In fact, one of my pet peeves is the hopeless, helpless, clueless limited POV type of character who is always befuddled. That sort of character can be a good, enjoyable character; but on the other hand, I think there's too much of a tendency to lean on that type of myopia, and characters who are always befuddled can become annoying.

    What I'm talking about can be used in third limited and first person, both.

    Dajan leaned back and watched the effect his words had on his companions.

    Silvi stewed, preparing the most poisonous retort she could muster. Dajan cares only for himself, she would be thinking. As long as his needs are satisfied, screw everyone else. Ever since the night in the Gleenwood, Dajan knew where she stood. Against him. She would never acknowledge his leadership, never believe his efforts were also for the good of her people. She had told Trellifan as much. And Huhna. She would never be happy until she had convinced, or manipulated, those two into turning on him.

    Trellifan also watched Silvi. He knew. His eyes flickered toward Dajan's, and an understanding passed between them. Something must be done about Silvi.

     
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  7. Steerpike

    Steerpike Felis amatus Moderator

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    This may be semantics in part. I recently read a book where I view the author as having employed multiple third limited viewpoint characters. Maybe someone else would view it as omniscient--there is no chapter break, section break, or other transition between viewpoints, apart from starting a new paragraph.

    An example (one I'm making up; this isn't from the book):

    Mark entered the bar and tried to blend in with a group of students drinking and talking loudly near the entrance. It was the kind of place he might have frequented back home, in the states, when he was in college. The chaos would work to his advantage. He hoped. His target was nothing if not perceptive. He said a few things to the nearest students, as though he'd known them his entire life, then shouldered his way to the bar and ordered the local lager. It was cold. Felt great going down after the day he'd had. As he drank, he let his eyes flick around the room, just a random sweep you'd expect from anyone just entering a bar on a busy night. He froze. She was looking right at him. Shit.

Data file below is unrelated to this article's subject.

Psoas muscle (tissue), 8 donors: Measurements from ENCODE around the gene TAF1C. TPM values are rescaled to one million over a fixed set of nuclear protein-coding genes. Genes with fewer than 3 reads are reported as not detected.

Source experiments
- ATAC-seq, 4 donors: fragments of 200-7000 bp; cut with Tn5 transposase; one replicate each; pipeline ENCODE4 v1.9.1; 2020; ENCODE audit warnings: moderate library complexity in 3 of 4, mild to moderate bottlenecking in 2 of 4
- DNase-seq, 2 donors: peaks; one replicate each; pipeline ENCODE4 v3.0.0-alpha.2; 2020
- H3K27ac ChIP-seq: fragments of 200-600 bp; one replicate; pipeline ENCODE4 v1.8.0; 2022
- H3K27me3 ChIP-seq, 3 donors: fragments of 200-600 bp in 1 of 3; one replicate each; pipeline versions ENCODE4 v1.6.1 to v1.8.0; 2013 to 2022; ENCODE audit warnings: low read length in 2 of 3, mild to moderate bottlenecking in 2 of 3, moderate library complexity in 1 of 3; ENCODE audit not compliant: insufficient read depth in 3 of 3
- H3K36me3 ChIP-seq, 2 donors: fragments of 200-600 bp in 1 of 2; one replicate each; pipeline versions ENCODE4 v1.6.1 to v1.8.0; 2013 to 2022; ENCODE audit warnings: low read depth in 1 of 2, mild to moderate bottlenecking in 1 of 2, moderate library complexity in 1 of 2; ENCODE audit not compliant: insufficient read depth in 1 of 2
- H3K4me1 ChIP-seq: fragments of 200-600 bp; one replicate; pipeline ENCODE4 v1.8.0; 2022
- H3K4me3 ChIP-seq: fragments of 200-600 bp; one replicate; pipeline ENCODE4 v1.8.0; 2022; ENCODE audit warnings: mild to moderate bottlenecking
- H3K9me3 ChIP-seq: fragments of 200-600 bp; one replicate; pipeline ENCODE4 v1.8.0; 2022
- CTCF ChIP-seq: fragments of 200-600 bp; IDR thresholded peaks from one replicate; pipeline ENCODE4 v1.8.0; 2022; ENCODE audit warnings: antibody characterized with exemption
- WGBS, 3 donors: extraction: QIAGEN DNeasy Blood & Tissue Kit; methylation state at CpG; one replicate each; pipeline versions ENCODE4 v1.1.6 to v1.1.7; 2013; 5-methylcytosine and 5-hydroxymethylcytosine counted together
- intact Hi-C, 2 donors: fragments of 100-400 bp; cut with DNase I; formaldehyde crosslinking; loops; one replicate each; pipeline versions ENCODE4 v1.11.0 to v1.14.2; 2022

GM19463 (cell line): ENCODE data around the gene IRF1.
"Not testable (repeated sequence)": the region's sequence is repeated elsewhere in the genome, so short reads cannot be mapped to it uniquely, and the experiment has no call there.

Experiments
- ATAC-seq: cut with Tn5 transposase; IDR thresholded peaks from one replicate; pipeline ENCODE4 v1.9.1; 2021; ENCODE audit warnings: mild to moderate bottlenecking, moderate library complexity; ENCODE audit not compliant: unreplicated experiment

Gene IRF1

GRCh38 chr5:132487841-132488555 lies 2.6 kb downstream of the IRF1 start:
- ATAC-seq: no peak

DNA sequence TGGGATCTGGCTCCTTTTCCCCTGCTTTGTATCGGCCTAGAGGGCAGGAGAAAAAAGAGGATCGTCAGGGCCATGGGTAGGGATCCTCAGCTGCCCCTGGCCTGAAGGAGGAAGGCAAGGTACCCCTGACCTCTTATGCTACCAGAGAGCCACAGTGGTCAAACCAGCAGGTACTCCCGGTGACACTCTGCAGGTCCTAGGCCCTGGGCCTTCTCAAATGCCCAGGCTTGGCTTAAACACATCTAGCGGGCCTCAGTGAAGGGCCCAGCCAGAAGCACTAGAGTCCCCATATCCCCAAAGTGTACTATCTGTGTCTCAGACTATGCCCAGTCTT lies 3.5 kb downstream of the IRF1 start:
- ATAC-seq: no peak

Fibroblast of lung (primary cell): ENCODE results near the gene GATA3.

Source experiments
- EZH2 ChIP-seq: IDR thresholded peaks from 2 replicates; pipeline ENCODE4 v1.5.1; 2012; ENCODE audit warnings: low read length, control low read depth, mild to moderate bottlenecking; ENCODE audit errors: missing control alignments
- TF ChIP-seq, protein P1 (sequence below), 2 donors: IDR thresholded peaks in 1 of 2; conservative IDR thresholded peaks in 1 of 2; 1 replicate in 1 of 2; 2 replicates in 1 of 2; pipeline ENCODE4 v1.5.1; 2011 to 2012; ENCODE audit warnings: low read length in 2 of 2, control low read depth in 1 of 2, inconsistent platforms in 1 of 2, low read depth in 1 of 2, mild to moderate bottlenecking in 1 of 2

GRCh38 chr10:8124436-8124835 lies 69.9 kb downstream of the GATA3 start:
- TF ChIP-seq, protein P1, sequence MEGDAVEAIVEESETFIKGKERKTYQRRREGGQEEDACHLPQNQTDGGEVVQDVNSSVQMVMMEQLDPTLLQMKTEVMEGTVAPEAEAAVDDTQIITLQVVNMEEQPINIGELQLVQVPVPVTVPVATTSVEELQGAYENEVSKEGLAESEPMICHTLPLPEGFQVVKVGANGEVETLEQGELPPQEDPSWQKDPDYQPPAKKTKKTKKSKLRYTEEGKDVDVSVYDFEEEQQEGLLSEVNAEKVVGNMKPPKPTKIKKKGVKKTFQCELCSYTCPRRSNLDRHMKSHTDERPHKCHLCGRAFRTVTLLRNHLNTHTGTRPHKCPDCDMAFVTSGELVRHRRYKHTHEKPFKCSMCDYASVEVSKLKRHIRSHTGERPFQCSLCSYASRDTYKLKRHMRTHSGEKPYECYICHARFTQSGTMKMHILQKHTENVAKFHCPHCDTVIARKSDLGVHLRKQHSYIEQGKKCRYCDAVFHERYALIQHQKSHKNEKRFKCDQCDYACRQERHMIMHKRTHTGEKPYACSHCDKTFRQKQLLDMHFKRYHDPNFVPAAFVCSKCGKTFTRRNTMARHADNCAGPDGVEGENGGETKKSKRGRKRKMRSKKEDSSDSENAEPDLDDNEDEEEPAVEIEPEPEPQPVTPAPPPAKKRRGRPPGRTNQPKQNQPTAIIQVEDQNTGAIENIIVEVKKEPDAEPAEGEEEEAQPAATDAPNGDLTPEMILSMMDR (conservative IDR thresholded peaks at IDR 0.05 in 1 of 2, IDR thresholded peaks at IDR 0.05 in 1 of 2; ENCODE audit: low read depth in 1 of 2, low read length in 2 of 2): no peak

Katherine had noticed him the moment he'd walked in. Something about his bearing and body language showed he wasn't quite a part of the group of students he stood next to. Could be just an awkward foreigner--you saw them a lot in the local pubs. Americans, mostly, and that's what this one looked like. She watched him surreptitiously, eyes on him no more than half a second at a time, as he made his way to the bar and ordered. When he raised his glass to drink, though, their eyes locked. That's right, she thought. Made you. But who the hell was this guy?
    Then the narrative goes back to Mark, who is the viewpoint character for the vast majority of the book.

    So--is that omniscient? Is it multiple viewpoint third person limited?
     
  8. FifthView

    FifthView Istar

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    SteerpikeSteerpike:

    I'd call your example omniscient, technically; but omniscient vs limited third sometimes makes best sense when defining two opposing extremes or absolutes, heh.

    There's no other hard line—especially when the only differentiation is the length of time (text-wise) between two POVs. What is normally considered a limited third might still have switches at chapter breaks, with multiple POV characters for a whole book...so how is that different than having switches between paragraphs?